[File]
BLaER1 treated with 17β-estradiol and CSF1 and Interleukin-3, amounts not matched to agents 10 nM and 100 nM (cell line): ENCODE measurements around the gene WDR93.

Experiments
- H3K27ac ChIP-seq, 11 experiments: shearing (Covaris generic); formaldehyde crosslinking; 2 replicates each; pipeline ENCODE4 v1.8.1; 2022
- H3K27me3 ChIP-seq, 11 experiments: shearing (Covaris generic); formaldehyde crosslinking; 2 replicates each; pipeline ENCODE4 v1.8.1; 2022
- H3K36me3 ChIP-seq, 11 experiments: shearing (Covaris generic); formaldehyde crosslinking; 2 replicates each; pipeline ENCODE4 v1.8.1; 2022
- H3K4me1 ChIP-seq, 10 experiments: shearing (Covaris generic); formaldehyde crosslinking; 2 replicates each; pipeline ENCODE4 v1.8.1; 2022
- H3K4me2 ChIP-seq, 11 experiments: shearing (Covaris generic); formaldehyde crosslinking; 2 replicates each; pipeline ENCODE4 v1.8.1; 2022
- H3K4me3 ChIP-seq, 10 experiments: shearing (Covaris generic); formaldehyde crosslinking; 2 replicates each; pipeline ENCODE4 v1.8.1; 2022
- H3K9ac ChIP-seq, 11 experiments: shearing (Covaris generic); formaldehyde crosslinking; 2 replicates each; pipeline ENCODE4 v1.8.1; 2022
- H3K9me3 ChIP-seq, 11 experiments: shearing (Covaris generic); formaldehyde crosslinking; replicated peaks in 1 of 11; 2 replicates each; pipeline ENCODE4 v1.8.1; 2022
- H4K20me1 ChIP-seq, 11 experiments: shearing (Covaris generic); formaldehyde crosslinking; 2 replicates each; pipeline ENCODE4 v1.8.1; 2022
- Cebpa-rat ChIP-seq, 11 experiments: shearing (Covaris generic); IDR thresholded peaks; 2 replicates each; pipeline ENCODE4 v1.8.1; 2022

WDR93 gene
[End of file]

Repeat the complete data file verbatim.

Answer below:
BLaER1 treated with 17β-estradiol and CSF1 and Interleukin-3, amounts not matched to agents 10 nM and 100 nM (cell line): ENCODE measurements around the gene WDR93.

Experiments
- H3K27ac ChIP-seq, 11 experiments: shearing (Covaris generic); formaldehyde crosslinking; 2 replicates each; pipeline ENCODE4 v1.8.1; 2022
- H3K27me3 ChIP-seq, 11 experiments: shearing (Covaris generic); formaldehyde crosslinking; 2 replicates each; pipeline ENCODE4 v1.8.1; 2022
- H3K36me3 ChIP-seq, 11 experiments: shearing (Covaris generic); formaldehyde crosslinking; 2 replicates each; pipeline ENCODE4 v1.8.1; 2022
- H3K4me1 ChIP-seq, 10 experiments: shearing (Covaris generic); formaldehyde crosslinking; 2 replicates each; pipeline ENCODE4 v1.8.1; 2022
- H3K4me2 ChIP-seq, 11 experiments: shearing (Covaris generic); formaldehyde crosslinking; 2 replicates each; pipeline ENCODE4 v1.8.1; 2022
- H3K4me3 ChIP-seq, 10 experiments: shearing (Covaris generic); formaldehyde crosslinking; 2 replicates each; pipeline ENCODE4 v1.8.1; 2022
- H3K9ac ChIP-seq, 11 experiments: shearing (Covaris generic); formaldehyde crosslinking; 2 replicates each; pipeline ENCODE4 v1.8.1; 2022
- H3K9me3 ChIP-seq, 11 experiments: shearing (Covaris generic); formaldehyde crosslinking; replicated peaks in 1 of 11; 2 replicates each; pipeline ENCODE4 v1.8.1; 2022
- H4K20me1 ChIP-seq, 11 experiments: shearing (Covaris generic); formaldehyde crosslinking; 2 replicates each; pipeline ENCODE4 v1.8.1; 2022
- Cebpa-rat ChIP-seq, 11 experiments: shearing (Covaris generic); IDR thresholded peaks; 2 replicates each; pipeline ENCODE4 v1.8.1; 2022

WDR93 gene